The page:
From the Brewer: “When I first started home-brewing and dreaming of the idea of opening a brewery, I made a lot of beer around the styles my wife and I enjoyed drinking. Bear Cookie was one that was brewed for my wife and inspired by other great versions on this style. When we first opened our doors, we had not planned on coming to market with this style, as North County had a few already, but given this was my wife’s favorite of my home-brews, it was hard not to eventually put it on tap. Originally, we poked fun at ourselves by calling it ‘We Made One Too”. One thing we love about the craft industry is that you can run a serious business but have a lot of fun doing it along the way! After all, we make beer for a living. Eventually, we realized that coming up with actual names for our beer would be important as we grew, so we turned to our most trusted source for some naming advicec…our then three-year-old. Anytime I would work late nights at the brewery, he would ask if I was going to the Bear Cookie store. Given our name, Bear Roots, our sons’s love for cookies, and the fact that our beer has cookie elements in it, my wife and I thought “Bear Cookie” was very fitting. We use eight different malts, including chocolate, roasted barley, Munich, oats and a few more. The base of the beer is bready, but has a lighter body and crisp finish. On nitro, I think the flavors really blend nicely and it’s one of my go to beers when enjoying a pint at the brewery. Given the fact we are attached to a homebrew store, we have been able to experiment and refine this recipe over the last year, making it one of our most popular beers. I love that we have a completely different take on the style, yet it is enjoyed by many craft-beer fans who dabble in chocolate peanut butter goodness!”Terry Little, Owner & Brewmaster, Bear Roots Brewing Company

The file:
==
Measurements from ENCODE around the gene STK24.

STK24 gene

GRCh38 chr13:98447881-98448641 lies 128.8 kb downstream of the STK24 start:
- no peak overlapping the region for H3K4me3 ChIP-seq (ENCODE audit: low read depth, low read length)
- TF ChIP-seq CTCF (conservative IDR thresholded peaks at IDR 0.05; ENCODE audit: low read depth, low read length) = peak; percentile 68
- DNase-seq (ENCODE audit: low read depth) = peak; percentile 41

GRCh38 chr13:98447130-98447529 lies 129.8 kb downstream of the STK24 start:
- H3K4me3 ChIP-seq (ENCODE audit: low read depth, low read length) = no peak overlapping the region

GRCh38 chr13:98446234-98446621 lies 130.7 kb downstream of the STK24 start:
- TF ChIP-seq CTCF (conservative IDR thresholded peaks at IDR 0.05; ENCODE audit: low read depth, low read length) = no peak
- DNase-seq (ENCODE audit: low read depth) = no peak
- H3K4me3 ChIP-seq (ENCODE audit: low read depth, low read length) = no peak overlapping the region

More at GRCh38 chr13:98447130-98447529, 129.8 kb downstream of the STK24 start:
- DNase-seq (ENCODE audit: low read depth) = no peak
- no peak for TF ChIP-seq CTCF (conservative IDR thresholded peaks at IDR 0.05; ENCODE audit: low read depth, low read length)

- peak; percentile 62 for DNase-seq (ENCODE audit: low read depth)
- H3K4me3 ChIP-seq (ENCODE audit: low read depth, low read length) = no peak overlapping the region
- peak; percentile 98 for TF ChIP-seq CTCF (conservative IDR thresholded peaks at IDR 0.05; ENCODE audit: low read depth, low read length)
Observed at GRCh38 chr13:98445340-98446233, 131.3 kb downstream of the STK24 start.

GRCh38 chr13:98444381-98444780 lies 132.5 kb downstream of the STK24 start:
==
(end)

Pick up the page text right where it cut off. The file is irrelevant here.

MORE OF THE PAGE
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Littles going big bear route with Bear Roots Brewing

Aug 16

bearroots_AWhen we first met Terry and Page Little, they were installing a nano-brewery into their business, Vista’s Home Brew Supply. They weren’t the first to do so (ever heard of a wee operation called Home Brew Mart which spawned the fairly sizeable billion-dollar Ballast Point Brewery & Spirits?), but of the recent crop of suppliers-turned-manufacturers—including The Home Brewer’s Home Brewing Company and Carlsbad Brew Supply’s Guadalupe Brewery—their Bear Roots Brewing Company has gained the most and fastest traction with customers. As previously reported, it’s inspired the Littles to think bigger, enough that they have made the concrete decision to expand their brewery. Now, all they have to do is decide how they want to go about doing that.

The Littles are mulling two options. The first would see them assembling a three-barrel system in their current building on Santa Fe Avenue near Vista’s Old Town area. It would also entail implementation of a program called “brewing success and changing the culture”, which would involve corporate and small-business teams coming to Bear Roots for private brewing sessions. A team-building exercise of sorts, with participants being taught about brewing; everything from logistics to ingredients to processes and even marketing of the finished product. The Littles foresee release-parties for beers produced via this program, wherein program participants reassemble with friends and family to taste the fruits of their brew-day. While there is a brew-it-yourself operation called Citizen Brewers in Grantville, this would be the only local production operation offering such an experience.